China will provide $60 billion in financial support to Africa, President Xi Jinping said on Monday at the opening of a major China-Africa summit.
The package includes $20 billion of credit lines; $15 billion of grants, interest-free loans and concessional loans; $10 billion for a special fund; and $5 billion to support imports from Africa.
The support will be provided in the form of government assistance as well as investment and financing by financial institutions and companies, Xi said in a speech carried live on state television.
China will also expand its imports from Africa, especially for non-resources products, and will facilitate African financial institutions’ bond issuances in China, Xi added.
Speaking to the Forum on China-Africa Cooperation on Monday in Beijing, Xi defended the global program to develop roads, railways, ports, pipelines and other trade links. China planned to exempt some African countries from interest-free loans due by the end of the year, Xi said, adding that the relief would be granted to unspecified poor and heavily indebted countries.
“We will fully honor the promises we have made to our African brothers,” Xi told the gathering. Among those present were South African President Cyril Ramaphosa, Ethiopian Prime Minister Abiy Ahmed, Djibouti President Ismail Omar Guelleh and Egyptian President Abdel-Fattah El-Sisi.
In recent months, Beijing has faced criticism about its debt practices from countries ranging from Australia to India, with even some Chinese academics airing doubts at home. Malaysian Prime Minister Mahathir Mohamad warned against “a new version of colonialism” during a visit to Beijing last month after suspending a $20 billion Chinese-built rail project.
While Beijing-backed investment has provided African governments much-needed infrastructure without the West’s political and fiscal demands, it has also generated complaints about China’s preference for loans and reluctance to use local labor. Such concerns have grown as Xi extended his Belt and Road plan across much of the globe and tied it to his ambition of completing his country’s return to great power status.
Africa received $12 billion of Chinese lending in 2015, compared with just over $100 million in 2000, according data from the China-Africa Research Initiative. Ongoing Chinese-backed investments range from Ivory Coast power plants to a Rwandan airport to a railway in Kenya.
Africa includes some of China’s largest suppliers of oil and other commodities, and the tiny nation of Djibouti hosts its first overseas military base. Total trade between China and the continent’s nations rose 14 percent last year to $170 billion, according to Chinese data.
In his speech, Xi promised to continue what he called a “five-no” approach for African nations, including not altering developmental paths, not interfering in their affairs, not imposing China’s will, not attaching “strings” to financial assistance, and not seeking political gain.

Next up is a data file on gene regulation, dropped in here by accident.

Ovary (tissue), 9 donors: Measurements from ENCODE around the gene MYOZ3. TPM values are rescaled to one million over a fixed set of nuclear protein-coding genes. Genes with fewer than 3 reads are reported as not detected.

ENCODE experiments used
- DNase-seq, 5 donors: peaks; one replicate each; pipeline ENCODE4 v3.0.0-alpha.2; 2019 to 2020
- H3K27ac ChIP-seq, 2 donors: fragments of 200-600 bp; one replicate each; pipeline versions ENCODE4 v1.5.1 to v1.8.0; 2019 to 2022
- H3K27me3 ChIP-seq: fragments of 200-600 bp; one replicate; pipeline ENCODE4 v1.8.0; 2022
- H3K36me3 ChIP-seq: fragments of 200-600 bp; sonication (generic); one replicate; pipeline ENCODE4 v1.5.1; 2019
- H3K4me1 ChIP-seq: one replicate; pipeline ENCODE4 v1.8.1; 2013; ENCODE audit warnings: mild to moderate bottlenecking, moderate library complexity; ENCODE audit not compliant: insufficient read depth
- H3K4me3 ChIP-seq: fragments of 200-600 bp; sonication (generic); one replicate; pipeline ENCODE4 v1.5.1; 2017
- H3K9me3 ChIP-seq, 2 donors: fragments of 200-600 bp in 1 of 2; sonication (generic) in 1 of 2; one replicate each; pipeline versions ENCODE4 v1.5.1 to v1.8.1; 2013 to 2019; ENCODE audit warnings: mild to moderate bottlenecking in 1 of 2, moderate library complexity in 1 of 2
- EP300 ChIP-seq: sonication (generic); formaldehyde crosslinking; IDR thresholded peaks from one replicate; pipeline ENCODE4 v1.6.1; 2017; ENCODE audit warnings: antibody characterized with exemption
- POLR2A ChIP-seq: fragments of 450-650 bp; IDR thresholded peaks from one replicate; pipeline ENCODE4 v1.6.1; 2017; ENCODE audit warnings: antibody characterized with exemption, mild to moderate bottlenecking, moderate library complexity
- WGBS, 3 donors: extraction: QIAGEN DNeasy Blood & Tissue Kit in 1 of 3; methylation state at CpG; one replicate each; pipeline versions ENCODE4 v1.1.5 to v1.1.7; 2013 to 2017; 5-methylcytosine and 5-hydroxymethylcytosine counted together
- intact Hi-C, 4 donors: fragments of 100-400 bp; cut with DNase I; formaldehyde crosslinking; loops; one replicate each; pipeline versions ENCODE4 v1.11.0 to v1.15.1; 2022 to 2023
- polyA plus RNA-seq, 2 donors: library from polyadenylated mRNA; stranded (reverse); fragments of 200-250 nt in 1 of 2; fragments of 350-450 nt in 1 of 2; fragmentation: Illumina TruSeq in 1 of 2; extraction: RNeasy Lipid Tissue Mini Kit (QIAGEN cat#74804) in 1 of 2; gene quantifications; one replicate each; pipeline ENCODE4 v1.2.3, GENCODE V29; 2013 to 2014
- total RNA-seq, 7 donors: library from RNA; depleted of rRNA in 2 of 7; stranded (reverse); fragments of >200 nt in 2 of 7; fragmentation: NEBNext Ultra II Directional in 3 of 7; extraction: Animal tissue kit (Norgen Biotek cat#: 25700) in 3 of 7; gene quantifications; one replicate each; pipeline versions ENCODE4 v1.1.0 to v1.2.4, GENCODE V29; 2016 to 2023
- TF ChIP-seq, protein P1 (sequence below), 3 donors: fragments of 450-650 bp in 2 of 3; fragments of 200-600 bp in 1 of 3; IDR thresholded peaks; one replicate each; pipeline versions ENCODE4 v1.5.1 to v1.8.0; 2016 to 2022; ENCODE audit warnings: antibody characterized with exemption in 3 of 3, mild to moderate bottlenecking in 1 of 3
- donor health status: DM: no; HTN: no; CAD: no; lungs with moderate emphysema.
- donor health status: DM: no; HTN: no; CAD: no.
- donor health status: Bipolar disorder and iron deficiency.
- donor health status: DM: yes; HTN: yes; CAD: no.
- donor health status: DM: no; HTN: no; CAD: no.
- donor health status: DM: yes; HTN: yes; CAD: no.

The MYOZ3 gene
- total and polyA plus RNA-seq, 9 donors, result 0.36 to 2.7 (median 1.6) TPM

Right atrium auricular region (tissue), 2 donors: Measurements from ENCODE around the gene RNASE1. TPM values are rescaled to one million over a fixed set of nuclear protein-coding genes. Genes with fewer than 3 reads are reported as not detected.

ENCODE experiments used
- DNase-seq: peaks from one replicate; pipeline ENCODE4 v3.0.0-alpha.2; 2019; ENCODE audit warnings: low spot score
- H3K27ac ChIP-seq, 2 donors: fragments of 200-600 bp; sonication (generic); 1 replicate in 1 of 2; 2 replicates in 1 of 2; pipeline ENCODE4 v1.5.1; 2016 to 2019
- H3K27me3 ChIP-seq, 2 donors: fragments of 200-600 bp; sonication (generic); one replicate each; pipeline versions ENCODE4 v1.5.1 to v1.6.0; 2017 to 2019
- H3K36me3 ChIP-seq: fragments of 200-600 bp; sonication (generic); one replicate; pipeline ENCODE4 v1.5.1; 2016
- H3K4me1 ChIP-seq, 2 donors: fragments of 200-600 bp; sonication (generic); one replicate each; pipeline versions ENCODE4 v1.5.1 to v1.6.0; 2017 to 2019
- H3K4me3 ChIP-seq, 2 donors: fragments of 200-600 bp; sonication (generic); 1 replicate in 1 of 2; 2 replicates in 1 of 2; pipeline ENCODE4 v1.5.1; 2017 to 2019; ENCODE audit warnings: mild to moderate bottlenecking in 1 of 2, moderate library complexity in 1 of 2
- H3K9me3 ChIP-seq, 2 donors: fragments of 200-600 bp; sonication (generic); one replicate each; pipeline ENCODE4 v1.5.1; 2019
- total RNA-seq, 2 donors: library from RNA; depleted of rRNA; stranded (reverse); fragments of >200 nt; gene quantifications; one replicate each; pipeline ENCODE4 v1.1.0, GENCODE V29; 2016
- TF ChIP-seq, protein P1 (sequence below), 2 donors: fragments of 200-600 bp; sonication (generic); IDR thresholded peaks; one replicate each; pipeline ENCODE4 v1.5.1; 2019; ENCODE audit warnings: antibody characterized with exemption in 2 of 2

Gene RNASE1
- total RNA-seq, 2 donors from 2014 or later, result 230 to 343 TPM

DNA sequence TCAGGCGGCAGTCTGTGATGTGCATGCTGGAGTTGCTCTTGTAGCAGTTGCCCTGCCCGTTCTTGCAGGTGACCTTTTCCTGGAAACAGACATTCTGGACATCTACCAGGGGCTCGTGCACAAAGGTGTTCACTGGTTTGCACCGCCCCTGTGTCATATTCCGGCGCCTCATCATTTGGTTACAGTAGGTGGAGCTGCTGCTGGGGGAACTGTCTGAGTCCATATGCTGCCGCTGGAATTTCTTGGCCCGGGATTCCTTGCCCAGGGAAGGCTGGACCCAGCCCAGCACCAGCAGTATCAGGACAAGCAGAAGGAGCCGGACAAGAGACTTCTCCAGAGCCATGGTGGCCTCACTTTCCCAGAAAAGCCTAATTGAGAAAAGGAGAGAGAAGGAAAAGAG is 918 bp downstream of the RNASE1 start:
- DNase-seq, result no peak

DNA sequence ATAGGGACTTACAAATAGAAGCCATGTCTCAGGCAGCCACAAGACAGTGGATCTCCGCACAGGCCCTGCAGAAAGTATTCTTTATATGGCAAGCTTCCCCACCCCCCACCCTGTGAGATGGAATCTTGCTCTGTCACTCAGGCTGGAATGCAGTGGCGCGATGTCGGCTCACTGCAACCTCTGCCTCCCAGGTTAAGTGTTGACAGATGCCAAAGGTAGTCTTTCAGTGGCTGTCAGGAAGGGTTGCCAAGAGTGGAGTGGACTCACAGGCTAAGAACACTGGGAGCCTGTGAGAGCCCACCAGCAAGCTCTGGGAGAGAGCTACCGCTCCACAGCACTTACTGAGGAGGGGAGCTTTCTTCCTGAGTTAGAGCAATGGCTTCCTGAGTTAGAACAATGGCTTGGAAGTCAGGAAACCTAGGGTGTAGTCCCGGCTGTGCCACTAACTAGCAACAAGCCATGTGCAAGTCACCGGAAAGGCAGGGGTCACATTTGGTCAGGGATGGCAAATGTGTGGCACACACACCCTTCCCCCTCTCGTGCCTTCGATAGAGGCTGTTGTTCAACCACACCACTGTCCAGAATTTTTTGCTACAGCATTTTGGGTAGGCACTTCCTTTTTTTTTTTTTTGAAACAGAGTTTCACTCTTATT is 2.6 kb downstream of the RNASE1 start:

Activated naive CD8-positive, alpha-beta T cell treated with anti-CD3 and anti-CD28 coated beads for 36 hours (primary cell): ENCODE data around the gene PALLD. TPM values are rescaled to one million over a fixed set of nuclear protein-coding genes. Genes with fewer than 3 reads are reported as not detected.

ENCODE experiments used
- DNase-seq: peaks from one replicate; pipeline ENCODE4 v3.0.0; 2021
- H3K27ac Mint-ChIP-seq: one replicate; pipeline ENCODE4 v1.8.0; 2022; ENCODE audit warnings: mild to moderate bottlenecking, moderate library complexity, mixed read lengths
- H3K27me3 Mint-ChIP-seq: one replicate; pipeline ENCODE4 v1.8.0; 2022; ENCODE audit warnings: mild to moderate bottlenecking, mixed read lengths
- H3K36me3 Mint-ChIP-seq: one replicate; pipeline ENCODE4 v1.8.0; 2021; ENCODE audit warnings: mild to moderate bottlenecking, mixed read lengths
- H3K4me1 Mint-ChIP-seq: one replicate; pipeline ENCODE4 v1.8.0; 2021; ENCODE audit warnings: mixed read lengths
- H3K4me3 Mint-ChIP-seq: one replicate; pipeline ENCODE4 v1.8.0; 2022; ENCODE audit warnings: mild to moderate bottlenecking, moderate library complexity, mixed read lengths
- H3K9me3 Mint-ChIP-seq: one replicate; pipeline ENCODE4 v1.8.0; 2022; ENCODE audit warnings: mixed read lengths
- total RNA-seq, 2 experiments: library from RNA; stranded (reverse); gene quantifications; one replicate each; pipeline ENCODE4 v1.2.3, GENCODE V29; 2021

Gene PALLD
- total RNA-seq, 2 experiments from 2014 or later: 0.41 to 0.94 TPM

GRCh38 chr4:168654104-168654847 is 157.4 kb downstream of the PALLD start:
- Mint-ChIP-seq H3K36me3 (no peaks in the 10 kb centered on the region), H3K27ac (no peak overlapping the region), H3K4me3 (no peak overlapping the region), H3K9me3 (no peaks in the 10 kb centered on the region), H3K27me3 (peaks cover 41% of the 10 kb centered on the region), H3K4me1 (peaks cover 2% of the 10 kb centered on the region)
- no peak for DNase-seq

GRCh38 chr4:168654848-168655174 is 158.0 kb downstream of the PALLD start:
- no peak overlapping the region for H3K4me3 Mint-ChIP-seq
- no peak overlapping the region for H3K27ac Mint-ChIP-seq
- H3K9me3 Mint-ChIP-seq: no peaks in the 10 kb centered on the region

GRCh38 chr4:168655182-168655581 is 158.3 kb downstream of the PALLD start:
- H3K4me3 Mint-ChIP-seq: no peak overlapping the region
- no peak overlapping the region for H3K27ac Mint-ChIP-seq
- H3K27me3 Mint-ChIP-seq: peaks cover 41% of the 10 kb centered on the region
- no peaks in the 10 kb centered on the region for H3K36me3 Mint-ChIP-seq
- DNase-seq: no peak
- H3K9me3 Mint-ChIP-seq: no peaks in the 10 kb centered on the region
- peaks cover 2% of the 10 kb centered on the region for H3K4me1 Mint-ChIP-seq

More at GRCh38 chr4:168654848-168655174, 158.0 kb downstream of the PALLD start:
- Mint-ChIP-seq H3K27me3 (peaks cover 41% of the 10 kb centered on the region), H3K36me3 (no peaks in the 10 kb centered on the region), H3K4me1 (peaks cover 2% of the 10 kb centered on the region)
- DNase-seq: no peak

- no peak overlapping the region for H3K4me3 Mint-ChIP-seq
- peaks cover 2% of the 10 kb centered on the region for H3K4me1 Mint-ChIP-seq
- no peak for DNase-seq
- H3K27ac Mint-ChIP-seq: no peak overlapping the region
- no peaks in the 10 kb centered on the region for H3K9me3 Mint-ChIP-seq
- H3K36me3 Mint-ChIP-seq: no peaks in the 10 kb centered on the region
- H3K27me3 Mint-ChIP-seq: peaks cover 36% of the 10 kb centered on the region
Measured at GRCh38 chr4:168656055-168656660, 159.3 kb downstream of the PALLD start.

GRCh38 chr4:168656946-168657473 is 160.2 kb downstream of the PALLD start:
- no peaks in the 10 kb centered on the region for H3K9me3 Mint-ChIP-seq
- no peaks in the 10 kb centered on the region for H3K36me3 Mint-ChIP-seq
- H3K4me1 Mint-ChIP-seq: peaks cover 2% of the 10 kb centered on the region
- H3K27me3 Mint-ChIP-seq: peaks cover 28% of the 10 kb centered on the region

At a business event ahead of the summit, Xi said China had “full respect for Africa’s own will” and wasn’t interested in forming an “exclusive club.”
“China’s cooperation with Africa is clearly targeted at the major bottlenecks to development,” he added. “Resources for our cooperation are not to be spent on any vanity projects, but in places where they count the most.”
Nigeria’s President Muhammadu Buhari is attending the forum ith a retinue of aides and Ministers.
President Buhari made strong case for easier access to Chinese Visa for Nigerian students and Businessmen, to ease movement between China and West Africa.
Buhari made the requests while delivering his address at the beginning of the Forum of China-Africa Cooperation (FOCAC) holding September 3 – 4, 2018.
Speaking on behalf of the Authority of Heads of State and Government of the Economic Community of West African States (ECOWAS), President Buhari listed areas of needs to include “ Visa facilitation for our businessmen and women, and students who seek to visit China”
Buhari also noted that ECOWAS welcomes more of Chinese tourists to visit West Africa, “to enhance enhance people-to-people exchanges, especially now that Member States are getting involved in the Belt and Road Initiative.”
President Buhari who said the sub-region is endowed with enormous tourism potentials, added that “ with China’s support, tourism related infrastructure should be developed to empower our citizens, create more employment opportunities among the teeming population and eliminate poverty.”
Buhari reiterated the commitment of ECOWAS member States to deepening and strengthening institutions in the sub-region, through good governance, the fight against corruption, combating terrorism, violent extremism and organised crime, which he said necessary actions that must be taken “if the right conditions for sustainable economic growth in West Africa are to be achieved.”